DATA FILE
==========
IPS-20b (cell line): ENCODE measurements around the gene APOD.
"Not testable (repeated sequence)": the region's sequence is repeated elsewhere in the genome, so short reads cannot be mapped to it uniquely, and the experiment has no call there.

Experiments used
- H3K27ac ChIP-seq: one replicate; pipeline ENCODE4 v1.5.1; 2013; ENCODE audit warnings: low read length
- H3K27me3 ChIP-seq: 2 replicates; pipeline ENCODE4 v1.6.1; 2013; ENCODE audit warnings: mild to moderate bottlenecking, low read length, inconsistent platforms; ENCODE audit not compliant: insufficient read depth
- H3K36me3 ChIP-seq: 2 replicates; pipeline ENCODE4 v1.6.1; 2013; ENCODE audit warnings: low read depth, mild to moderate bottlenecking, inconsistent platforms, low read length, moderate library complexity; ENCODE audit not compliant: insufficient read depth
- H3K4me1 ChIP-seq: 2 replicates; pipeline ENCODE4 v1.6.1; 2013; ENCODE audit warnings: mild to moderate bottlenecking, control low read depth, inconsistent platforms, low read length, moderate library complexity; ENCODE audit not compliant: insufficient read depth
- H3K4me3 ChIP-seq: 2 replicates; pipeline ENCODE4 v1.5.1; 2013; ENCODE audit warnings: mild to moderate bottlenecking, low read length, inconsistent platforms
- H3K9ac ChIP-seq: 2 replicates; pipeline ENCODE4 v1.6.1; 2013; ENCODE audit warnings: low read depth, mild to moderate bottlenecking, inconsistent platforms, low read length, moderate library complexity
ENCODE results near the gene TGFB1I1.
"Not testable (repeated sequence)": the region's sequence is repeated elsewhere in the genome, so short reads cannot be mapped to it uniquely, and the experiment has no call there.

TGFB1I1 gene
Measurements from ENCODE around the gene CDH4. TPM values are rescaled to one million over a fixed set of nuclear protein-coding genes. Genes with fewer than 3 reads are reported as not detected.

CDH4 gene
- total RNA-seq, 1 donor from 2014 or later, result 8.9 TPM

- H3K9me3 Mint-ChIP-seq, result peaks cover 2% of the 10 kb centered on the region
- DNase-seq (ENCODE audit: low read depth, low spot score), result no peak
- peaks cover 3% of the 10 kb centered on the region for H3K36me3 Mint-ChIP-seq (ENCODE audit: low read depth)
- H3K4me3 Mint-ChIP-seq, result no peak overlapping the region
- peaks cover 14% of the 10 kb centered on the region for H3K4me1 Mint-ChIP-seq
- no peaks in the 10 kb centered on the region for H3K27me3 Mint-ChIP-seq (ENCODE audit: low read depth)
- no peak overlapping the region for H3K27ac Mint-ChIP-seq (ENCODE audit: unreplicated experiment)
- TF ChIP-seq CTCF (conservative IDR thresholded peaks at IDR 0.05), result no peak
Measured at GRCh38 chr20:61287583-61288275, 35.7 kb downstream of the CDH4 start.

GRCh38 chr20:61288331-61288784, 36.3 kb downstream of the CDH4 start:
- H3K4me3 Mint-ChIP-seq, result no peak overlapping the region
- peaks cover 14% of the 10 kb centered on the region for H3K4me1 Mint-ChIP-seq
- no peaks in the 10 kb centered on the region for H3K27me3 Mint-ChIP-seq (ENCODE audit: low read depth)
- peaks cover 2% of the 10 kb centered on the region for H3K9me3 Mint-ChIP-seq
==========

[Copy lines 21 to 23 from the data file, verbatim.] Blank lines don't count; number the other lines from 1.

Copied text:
- no peaks in the 10 kb centered on the region for H3K27me3 Mint-ChIP-seq (ENCODE audit: low read depth)
- no peak overlapping the region for H3K27ac Mint-ChIP-seq (ENCODE audit: unreplicated experiment)
- TF ChIP-seq CTCF (conservative IDR thresholded peaks at IDR 0.05), result no peak